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Upgraded database to SQLite3 now working.

Started by David L Morris, September 17, 2007, 07:47:15 am

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David L Morris

Thanks Paul for your research.  The developer of SQLiteSpy.exe considers this may be a bug, likely in the query optimizer of the latest SQLite3 and suggests a ticket be raised with the full database schema and sql at www.sqlite.org

I will look at this as soon as I can overcome one problem.  My database and code is on one Win98 pc which refuses to connect to www.sqlite.org (page not found etc)  I can connect to almost any other sites easily.  I am currently using a notebook with XP to visit SQLite.org.

In the meantime, I am happy if Mark Strickland would like to have a look at the database and comment.

When can your latest server be released?

Regards

David

David L Morris

Hello again Paul.  The developer of the SQliteSpy.exe utility, has examined my database and SQL and reports the following in an email just received:-

Quote: I can confirm your findings. Execution times slow down with release 3.3.5.

>Please feel free to raise the subject with the sqlite developers if you determine that is appropriate step.

I have created the following ticket:

  http://www.sqlite.org/cvstrac/tktview?tn=2662

Unquote.

You can read the ticket titled, "Ticket 2662: Serious Performance Degradation from 3.3.4 to 3.3.5 & latest versions" at the above URL

I am looking forward to reports back from the SQLite developers and will advise.  They may appear in the ticket Remarks.

Regards David


Paul Squires

Excellent - hopefully the answer will come quickly from the SQLite people. Good luck!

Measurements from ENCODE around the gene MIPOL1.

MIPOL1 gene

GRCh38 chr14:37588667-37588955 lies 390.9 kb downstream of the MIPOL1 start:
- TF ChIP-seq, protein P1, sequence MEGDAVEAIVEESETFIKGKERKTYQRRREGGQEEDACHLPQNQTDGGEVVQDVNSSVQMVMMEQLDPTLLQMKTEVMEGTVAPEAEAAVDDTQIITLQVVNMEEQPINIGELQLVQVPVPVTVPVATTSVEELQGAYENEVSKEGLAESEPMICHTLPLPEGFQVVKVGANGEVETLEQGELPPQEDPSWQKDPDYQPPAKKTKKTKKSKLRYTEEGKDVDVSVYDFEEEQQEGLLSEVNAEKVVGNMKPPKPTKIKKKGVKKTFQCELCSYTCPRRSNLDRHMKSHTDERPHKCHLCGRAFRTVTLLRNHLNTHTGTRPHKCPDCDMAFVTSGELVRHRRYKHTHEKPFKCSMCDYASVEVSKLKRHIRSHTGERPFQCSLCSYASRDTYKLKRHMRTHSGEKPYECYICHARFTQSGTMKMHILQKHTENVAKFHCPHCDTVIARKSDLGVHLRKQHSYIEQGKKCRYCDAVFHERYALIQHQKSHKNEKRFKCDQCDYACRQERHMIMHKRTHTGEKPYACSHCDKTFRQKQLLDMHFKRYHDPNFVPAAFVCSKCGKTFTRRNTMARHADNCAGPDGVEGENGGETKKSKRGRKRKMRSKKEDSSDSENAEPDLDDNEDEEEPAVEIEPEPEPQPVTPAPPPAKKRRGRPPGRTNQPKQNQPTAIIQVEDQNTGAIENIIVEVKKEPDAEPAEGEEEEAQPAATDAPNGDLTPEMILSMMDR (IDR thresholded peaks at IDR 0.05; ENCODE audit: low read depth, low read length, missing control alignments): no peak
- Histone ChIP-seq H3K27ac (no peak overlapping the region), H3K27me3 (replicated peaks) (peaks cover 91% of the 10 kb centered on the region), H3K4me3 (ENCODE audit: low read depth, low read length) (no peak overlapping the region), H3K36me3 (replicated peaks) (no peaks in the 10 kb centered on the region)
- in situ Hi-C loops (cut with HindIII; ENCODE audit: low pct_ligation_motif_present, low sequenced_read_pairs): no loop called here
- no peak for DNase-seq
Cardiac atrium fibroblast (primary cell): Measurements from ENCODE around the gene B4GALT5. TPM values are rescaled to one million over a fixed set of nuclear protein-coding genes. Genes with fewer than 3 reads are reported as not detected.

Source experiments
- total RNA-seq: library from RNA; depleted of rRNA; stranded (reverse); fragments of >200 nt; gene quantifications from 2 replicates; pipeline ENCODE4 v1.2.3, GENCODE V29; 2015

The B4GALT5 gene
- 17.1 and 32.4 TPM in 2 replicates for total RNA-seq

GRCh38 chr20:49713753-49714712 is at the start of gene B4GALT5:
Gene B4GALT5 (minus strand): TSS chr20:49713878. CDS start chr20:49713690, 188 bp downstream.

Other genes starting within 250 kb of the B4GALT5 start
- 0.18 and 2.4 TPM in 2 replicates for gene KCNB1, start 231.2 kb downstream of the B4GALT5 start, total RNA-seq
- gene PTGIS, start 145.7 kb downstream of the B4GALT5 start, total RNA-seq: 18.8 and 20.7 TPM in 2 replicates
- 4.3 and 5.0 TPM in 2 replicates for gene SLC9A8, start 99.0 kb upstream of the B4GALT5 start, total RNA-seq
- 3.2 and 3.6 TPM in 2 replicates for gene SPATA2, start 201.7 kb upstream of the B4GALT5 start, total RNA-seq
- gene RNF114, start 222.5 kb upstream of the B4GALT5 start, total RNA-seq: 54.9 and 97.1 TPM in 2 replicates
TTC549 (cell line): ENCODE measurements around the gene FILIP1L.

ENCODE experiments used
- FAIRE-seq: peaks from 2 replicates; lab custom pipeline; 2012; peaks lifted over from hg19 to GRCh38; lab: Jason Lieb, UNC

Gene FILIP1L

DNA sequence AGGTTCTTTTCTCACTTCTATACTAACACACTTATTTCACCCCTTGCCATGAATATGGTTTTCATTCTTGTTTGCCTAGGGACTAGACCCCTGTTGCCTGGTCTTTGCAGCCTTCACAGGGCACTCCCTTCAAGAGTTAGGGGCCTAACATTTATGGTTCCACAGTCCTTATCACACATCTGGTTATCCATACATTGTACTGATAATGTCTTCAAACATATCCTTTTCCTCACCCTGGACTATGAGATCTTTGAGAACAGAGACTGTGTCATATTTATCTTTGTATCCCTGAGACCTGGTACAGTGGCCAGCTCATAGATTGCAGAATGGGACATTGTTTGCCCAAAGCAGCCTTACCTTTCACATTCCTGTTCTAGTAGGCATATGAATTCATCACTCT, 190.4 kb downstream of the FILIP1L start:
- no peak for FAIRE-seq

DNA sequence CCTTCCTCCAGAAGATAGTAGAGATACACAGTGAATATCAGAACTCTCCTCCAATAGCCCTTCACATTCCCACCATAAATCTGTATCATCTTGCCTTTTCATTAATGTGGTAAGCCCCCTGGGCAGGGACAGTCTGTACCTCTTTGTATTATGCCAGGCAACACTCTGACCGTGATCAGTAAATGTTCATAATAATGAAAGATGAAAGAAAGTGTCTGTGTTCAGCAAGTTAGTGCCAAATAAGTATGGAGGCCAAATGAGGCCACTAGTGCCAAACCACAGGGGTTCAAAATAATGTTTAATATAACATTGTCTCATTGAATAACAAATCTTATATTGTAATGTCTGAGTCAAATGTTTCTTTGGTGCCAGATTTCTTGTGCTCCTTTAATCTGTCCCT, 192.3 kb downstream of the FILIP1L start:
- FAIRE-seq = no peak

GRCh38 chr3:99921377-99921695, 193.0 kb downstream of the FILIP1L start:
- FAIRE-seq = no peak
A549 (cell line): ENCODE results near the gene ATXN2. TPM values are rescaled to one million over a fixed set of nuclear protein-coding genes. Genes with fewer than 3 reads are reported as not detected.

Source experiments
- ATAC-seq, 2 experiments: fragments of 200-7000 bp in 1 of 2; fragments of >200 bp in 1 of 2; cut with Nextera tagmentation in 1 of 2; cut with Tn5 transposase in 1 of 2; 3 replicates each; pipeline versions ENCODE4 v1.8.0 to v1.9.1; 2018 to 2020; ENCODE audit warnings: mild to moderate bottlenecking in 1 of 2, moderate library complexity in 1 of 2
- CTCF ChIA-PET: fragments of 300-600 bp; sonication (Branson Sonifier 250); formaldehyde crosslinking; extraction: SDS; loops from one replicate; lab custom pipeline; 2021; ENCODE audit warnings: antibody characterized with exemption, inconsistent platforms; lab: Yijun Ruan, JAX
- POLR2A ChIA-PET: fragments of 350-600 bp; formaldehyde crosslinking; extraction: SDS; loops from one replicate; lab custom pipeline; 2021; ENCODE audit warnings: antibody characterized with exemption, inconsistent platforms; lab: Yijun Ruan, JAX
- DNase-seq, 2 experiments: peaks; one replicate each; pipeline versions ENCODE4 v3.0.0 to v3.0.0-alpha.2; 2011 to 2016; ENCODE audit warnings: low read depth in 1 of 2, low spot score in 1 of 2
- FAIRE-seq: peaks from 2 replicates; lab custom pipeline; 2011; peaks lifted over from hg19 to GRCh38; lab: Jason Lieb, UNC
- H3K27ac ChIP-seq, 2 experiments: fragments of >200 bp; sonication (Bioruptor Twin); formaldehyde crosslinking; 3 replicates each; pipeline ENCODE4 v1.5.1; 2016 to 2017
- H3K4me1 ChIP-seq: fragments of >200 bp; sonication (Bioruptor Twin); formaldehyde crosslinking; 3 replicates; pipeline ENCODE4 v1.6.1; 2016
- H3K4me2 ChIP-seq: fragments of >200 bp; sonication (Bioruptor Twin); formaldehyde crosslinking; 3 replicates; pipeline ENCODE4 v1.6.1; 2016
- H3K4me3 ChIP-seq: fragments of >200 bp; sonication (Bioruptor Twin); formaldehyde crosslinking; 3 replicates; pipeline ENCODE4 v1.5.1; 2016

David L Morris

Answers back.  Recommended Modifications made.  SQL now runs at lightening speed.

Paul Squires

Cool! Were the modifications made to the SQL DLL itself or to your SQL query string?

Paul Squires


Jos? Roca

September 28, 2007, 02:06:54 pm #21 Last Edit: September 28, 2007, 02:31:31 pm by Jos? Roca
 
Quote
Internally, the "fast" query is using sqlite3_prepare() and sqlite3_step until all records are returned when it finally calls sqlite_finalize. The "slow" query is using sqlite3_get_table to get all of the records into memory at one time (this is the approach that I use and most other sqlite database managers use). The benefit is that after the query executes you will know exactly the number of returned rows. Using the other method you will not know the number of rows until you iterate through the entire recordset. A downside of the sqlite3_get_table approach is that the whole recordset is created in memory.... what if your query retruns a billion records? Ouch, I expect that the query would then fail whereas the other approach would continue to work. There are pros and cons with both approaches.


Obviously, the most efficient method with queries that will return many results is to use sqlite3_exec and a callback function, since sqlite only will allocate memory for a record. Yes, you won't know the number of returned rows until you have retrieved all the records, but calling sqlite3_get_table you won't get anything until sqlite has done this work for you. So you will end waiting the same amount of time and using much more memory. No doubt sqlite3_get_table is nice for small queries, but not for big queries, specially when you don't need to know the number of records in advance or to store the information in memory, but simply send it to a printer or a file.